Two days ago when I was eating I noticed that if I ate hot food on the right side of my mouth it would make the right side of my face twitch from the jaw upwards and closing my eye uncontrollably. Last night it started doing it with cold food such as ice cream as well. I wake up this morning and I'm getting ready and I pop a zit on the right side of my face and it twitches. I can just rub my eye now and the entire right side of my face twitches.
Thanks for using the forum. I am happy to address your questions, and my answer will be based on the information you provided here. Please make sure you recognize that this forum is for educational purposes only, and it does not substitute for a formal office visit with your doctor.
Without the ability to examine you and obtain a history, I can not tell you what the exact cause of your symptoms is. However I will try to provide you with some useful information.
Twitching of one side of the face can have several potential causes which can be distinguished between based on the distribution of twitching, the history, and in some cases testing.
Seizures, termed focal motor seizures (due to a variety of causes) can sometimes occur just in the face. These would not typically be triggered by stimuli (such as hot or cold) but would need to be excluded based on again the history and examination.
Hemifacial spasm is an involuntary contraction of the face. This often begins around the eye and later involves the cheek and mouth. The twitching is intermittent, usually painless but uncomfortable in some, and can be triggered by certain stimuli. Forceful eye closure (blepharospasm) may occur. There are several causes of hemifacial spasms, and if this diagnosis is suspected, imaging of the brain with MRI is indicated. If a structural lesion is not found on MRI, one theory is that there is a small blood vessel that could be looping around the facial nerve (the nerve to the face) causing abnormal transmission of electric signals, leading to the involuntary facial twitching. Hemifacial spasm does not typically progress, but can be treated with injections of botox into the affected muscles when it causes significant discomfort or distress.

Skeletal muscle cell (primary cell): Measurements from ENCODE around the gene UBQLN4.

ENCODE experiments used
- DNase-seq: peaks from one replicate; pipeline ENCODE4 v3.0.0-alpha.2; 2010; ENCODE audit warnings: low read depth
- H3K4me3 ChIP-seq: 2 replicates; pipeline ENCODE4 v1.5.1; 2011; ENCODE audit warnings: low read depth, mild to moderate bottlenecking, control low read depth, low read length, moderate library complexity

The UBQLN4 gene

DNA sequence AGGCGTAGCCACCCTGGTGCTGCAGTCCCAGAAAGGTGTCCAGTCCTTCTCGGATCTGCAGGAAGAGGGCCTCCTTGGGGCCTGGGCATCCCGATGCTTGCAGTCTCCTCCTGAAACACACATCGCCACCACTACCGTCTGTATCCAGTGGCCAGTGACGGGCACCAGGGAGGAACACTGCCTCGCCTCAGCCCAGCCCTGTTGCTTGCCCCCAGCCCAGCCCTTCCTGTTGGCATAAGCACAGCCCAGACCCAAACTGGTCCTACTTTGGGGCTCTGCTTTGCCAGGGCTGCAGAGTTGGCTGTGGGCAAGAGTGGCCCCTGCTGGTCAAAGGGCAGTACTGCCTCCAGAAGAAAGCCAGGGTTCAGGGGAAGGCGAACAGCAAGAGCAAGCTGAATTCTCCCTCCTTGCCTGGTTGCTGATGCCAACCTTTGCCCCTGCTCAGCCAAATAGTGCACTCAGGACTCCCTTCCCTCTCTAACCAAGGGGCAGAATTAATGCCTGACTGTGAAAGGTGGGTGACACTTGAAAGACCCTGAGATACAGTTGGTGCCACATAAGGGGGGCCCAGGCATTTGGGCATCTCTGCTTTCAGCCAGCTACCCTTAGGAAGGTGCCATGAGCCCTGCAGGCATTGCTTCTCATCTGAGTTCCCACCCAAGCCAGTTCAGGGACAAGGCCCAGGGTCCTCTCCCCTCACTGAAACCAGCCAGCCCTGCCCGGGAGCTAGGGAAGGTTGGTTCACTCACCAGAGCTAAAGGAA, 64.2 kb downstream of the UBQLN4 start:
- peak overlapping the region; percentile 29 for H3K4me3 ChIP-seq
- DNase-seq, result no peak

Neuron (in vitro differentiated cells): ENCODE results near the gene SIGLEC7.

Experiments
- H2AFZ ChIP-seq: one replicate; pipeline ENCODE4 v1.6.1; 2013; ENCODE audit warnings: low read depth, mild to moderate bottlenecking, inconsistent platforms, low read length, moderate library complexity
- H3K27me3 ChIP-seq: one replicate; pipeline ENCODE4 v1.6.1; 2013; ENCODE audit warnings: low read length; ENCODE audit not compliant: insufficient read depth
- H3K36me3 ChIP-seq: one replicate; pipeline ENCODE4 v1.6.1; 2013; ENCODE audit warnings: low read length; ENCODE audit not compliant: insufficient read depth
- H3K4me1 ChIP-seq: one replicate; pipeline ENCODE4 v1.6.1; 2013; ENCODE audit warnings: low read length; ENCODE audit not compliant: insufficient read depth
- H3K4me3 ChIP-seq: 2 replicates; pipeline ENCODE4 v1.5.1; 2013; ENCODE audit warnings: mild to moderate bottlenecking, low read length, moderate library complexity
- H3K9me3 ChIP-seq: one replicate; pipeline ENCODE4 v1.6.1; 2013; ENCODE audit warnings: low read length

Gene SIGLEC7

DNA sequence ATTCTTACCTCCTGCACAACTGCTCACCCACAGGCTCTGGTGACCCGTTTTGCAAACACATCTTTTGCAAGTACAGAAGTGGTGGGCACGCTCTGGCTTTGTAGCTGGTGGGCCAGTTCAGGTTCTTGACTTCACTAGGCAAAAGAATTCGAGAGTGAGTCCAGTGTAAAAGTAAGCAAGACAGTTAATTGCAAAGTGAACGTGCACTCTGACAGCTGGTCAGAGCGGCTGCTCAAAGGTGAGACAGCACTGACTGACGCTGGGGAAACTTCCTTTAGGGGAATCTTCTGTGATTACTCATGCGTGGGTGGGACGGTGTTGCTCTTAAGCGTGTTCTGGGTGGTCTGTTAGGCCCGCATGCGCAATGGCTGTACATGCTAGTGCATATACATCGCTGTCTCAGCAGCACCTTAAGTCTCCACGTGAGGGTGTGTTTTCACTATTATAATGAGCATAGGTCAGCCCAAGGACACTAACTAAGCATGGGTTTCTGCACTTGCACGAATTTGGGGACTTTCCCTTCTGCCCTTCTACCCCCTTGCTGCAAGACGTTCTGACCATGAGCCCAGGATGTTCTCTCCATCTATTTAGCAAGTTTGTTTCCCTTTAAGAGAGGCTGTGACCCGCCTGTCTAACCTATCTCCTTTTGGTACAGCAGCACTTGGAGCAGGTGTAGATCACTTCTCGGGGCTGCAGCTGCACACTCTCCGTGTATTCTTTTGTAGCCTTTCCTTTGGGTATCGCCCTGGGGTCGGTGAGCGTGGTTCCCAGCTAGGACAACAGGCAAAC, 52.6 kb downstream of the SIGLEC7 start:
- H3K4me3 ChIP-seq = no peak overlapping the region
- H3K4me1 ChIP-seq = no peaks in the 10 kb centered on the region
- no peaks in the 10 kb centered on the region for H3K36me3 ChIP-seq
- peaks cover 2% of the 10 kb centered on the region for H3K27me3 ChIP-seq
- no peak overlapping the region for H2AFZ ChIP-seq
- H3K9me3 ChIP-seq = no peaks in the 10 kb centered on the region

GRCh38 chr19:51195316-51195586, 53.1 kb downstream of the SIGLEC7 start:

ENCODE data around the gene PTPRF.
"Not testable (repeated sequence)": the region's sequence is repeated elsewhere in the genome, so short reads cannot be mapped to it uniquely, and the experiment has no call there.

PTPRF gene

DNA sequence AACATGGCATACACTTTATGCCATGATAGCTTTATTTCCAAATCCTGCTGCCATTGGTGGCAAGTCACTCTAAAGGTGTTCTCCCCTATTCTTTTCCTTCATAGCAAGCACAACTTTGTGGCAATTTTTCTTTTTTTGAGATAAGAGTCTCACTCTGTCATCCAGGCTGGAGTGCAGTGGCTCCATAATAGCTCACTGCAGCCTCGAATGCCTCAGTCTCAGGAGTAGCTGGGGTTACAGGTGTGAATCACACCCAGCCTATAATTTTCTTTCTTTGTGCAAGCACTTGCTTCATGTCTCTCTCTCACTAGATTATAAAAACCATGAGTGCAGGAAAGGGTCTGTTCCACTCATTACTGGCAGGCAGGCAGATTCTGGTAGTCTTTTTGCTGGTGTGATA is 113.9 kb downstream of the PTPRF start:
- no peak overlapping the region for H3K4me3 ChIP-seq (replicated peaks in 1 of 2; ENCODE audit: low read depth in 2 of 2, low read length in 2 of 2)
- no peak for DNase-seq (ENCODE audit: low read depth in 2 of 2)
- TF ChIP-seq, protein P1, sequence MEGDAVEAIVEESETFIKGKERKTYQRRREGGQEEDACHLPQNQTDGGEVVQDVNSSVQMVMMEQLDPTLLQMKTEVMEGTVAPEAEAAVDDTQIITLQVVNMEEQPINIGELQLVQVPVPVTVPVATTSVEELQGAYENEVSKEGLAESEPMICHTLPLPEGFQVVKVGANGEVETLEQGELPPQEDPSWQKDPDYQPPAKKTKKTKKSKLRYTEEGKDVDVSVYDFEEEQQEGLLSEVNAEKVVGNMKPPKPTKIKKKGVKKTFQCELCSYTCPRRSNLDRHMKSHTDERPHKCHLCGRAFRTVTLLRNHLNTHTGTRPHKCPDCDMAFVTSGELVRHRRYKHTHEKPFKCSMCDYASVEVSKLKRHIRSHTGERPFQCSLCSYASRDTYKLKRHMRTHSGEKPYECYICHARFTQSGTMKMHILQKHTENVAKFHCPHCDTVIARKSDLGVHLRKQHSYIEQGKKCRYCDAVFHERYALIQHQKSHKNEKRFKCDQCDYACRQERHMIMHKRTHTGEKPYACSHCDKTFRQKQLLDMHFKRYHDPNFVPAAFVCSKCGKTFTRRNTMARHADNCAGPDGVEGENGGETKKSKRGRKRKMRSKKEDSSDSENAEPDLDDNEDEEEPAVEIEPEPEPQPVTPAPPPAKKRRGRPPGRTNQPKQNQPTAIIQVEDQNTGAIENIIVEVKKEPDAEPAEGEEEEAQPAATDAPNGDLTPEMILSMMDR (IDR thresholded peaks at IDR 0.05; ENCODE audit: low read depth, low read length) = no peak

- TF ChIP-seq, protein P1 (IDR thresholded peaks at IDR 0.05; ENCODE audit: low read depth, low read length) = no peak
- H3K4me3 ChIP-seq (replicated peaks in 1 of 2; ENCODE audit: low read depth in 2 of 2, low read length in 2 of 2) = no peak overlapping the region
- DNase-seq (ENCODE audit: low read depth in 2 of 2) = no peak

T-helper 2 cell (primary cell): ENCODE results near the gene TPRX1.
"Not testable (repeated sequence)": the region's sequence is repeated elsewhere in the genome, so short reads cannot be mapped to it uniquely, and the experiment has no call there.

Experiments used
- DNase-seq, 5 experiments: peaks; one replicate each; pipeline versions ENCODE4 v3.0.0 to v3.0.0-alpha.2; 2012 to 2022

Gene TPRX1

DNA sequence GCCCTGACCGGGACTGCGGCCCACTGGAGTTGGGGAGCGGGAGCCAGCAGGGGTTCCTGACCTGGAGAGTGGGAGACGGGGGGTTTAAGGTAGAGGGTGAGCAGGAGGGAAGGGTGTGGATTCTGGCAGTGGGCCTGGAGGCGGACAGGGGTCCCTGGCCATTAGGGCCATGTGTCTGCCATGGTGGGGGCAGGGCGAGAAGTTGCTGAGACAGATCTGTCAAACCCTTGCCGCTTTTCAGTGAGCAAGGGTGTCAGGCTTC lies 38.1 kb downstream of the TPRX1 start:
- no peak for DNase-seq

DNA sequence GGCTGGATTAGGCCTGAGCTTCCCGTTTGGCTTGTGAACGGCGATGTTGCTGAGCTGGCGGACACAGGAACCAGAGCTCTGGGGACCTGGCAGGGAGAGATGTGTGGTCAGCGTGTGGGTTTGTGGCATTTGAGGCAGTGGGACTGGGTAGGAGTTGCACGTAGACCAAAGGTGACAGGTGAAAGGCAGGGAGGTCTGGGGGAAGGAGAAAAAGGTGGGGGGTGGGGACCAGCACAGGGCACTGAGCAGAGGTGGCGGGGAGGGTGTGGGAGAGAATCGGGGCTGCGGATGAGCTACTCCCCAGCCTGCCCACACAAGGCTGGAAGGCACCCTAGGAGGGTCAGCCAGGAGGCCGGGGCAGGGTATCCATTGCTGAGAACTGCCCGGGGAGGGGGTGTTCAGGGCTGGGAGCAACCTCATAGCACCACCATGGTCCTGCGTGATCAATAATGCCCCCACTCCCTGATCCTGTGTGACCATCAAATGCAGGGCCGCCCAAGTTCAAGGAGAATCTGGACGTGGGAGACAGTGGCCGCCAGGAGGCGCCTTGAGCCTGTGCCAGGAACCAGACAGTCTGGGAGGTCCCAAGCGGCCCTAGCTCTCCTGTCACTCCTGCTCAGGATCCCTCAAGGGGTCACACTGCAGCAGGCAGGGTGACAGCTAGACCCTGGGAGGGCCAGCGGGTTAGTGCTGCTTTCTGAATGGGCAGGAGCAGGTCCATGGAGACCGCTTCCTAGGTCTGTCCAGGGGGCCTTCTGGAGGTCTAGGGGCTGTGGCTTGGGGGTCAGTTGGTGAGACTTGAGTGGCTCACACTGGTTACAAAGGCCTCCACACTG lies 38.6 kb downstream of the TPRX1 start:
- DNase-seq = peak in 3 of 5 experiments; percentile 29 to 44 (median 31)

Another cause of facial twitching in a specific (so-called segmental) distribution is related to a condition that also causes twitching in the palate (the back of the mouth), palatal myoclonus. This can also have several causes, and imaging of the brain is indicated to further investigate.
Evaluation by a neurologist is recommended.
Thank you for this opportunity to answer your questions, I hope you find the information I have provided useful, good luck.
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